Charter schools promise more power to parents and teachers. But will they deliver in Tennessee? It depends on who's in charge.
by Jesse Fox Mayshark
JOHNSON CITY -- Splashed along one of the otherwise white walls of Bill Smith's office is a space battle mural, with green flying saucers and alien gun ships blasting orange and yellow beams at each other across an expanse of black paint. In the corner, it says "3rd Grade, 1980."
It's not a normal third-grade project, or a normal decorating scheme for a principal's office--but then, this is not a normal school. It's the University School on the campus of East Tennessee State University, and it's some reformers' idea of what a public school ought to be: independent, innovative, and small, the product of close collaboration between teachers, parents, and students. It's technically part of the Washington County School System, but all decisions about what to teach--and how and when to teach it--are local. When the school needs to hire teachers, it forms search committees of teachers, parents, and students to interview and recommend candidates.
"Essentially, what Washington County does for us is fund us," says Smith, who took the reins of the school just over a year ago. "No curriculum coordinator from Washington County has ever been in this building while I've been here."
University School dates back to 1911, but it could be a taste of what's to come in Tennessee. A national wave of school reform, under the banner of something called "charter schools," is lapping at the Volunteer State's borders. Proponents see the independent schools--which are usually self-governed by boards of teachers and parents--as nothing less than a revolution, a liberation of public education from the constraints of bureaucracy and standardized mediocrity. Detractors--mostly people within public education--see them as a fad at best and a threat to very idea of free and equal education at worst.
Edison ReduxChris Whittle's for-profit schools are alive and kicking
A few years back, things didn't look too good for The Edison Project, former Knoxvillian Chris Whittle's plan to reshape American education.
A U.S. News and World Report story in December 1994 described Edison as "on the brink of collapse." As recently as last winter, The Nation--a liberal magazine that staunchly opposes the company's school privatization approach--was crowing that Edison was "in tatters...managing just four schools around the country and scrounging for operating funds on Wall Street."
Guess again. Edison may still be in its infancy, but it's very much alive, helped by a tide of education reform that includes the charter school movement. And Whittle, the company's founder and president, sounds as confident and upbeat as ever.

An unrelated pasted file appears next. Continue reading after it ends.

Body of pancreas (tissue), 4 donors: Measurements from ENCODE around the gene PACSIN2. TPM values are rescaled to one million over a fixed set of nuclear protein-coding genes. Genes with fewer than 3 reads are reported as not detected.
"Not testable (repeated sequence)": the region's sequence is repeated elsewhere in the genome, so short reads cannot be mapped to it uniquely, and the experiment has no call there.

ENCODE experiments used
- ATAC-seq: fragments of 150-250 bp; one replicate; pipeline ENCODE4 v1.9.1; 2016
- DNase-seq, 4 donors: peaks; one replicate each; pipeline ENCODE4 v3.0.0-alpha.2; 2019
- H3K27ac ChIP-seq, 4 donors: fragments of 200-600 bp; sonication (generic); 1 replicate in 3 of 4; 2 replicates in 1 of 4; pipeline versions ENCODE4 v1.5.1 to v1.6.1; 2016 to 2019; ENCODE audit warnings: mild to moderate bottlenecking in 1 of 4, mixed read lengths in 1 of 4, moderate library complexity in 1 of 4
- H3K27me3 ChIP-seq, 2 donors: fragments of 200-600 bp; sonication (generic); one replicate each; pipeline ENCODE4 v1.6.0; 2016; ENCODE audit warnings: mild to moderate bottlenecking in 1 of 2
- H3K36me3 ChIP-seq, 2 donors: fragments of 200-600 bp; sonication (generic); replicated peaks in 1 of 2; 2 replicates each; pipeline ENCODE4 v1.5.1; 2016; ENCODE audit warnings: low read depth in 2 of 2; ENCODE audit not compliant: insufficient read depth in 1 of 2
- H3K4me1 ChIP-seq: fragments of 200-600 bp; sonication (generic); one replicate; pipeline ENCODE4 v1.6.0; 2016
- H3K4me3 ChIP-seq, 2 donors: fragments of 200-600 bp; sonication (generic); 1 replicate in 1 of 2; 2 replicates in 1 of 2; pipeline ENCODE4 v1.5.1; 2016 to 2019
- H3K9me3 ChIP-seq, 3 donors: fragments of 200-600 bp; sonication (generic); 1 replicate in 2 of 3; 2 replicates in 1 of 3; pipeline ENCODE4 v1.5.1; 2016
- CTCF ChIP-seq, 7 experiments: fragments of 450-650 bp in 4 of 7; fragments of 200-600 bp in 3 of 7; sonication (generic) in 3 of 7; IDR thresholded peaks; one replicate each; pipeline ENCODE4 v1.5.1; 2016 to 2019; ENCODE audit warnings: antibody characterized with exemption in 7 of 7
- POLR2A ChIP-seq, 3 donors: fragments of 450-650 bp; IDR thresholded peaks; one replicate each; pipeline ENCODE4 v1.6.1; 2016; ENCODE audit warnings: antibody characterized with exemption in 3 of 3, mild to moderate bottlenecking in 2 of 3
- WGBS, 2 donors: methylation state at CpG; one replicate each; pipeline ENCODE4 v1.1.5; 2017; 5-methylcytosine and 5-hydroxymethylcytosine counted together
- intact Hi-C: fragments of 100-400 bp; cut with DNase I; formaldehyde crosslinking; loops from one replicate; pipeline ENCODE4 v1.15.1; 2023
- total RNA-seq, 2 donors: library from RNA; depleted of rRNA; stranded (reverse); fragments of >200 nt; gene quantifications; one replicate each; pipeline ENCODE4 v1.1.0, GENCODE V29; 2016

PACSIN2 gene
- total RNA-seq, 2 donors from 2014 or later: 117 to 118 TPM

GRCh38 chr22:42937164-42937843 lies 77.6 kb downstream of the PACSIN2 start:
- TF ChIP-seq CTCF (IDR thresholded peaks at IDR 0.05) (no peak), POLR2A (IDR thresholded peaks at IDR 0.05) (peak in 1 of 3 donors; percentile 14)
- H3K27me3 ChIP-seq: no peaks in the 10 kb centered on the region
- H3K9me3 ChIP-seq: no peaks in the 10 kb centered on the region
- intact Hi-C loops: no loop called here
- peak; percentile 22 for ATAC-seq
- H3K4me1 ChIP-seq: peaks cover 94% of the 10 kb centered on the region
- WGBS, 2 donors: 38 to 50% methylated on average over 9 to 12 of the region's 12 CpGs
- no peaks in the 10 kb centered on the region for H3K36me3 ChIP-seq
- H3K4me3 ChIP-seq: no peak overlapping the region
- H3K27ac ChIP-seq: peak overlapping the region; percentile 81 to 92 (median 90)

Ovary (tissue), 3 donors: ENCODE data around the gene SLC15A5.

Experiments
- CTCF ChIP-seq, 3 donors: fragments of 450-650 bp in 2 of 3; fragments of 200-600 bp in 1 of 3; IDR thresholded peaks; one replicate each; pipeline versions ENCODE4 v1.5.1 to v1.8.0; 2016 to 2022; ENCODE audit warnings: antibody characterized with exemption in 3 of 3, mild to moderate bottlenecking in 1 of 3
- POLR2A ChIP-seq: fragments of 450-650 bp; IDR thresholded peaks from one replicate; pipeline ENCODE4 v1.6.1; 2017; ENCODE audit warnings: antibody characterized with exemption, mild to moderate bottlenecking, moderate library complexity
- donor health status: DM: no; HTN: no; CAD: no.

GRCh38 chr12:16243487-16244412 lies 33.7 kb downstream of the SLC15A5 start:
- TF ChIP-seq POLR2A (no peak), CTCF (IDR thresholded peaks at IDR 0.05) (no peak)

"The early results are promising, the academic data is in the right direction," he says, speaking from Edison's New York City offices.
He's got reason for optimism. Granted, Edison's basic concept--running public schools for profit, under contract with local school boards--got some bad PR when a different company, Education Alternatives Inc., failed spectacularly in a similar arrangement with Baltimore city schools.
But Whittle says Edison is on track, with contracts to operate 25 schools in eight states this fall, up from 12 schools a year ago. The company expects its revenues to grow this year to $70 million from $37 million. Whittle attributes early doom and gloom talk about the company to impatience and misunderstandings.
"Three or four years ago, we basically were in the R & D phase, and it's very easy to criticize something when it's not even born yet...And obviously when Whittle Communications had its difficulties, that didn't help matters."
It also didn't help that Whittle had initially painted Edison in bold terms as a national chain of schools, rhetoric he says was necessary to explain the concept.
"We were always going to have to build it from the ground up," he says. "But I don't think our goals have changed. We are trying to push the envelope, and I think [we're] doing so in a variety of different ways. And there's a lot of belief that what Edison is doing and what Edison represents beyond its own walls is important."
According to Edison officials, several of the schools they manage have shown demonstrable improvements in student achievement. At Dodge-Edison Elementary School in Wichita, Kan., for example, fifth-grade students increased their reading and math scores dramatically from 1995 to 1996.
Whittle expects the company to continue to grow annually, although he's not sure how fast.
"The limits are about logistics," he says. "We're not constrained by [lack of] demand. We could open far more schools than we're currently opening each year. But you have to [ask], how many schools can you quality control, how much capital is available at any one time?"
While Edison is not directly related to the charter school movement, Whittle says both spring from the same desire to offer new educational approaches. Five of the Edison schools are charter schools, and all of the states where the company has a presence--California, Colorado, Florida, Kansas, Massachusetts, Michigan, Minnesota, and Texas--have charter school laws.
"The charter school movement is important to us," Whittle acknowledges. "The same folks who support charter schools also usually support what Edison is doing."
So now that Tennessee may be getting a charter law, will Edison be far behind?
"We are very interested in Tennessee," Whittle says. "Citizens here and there in Tennessee have been in touch with us...We're not in Tennessee yet, but we do plan to be. And we're looking forward to it."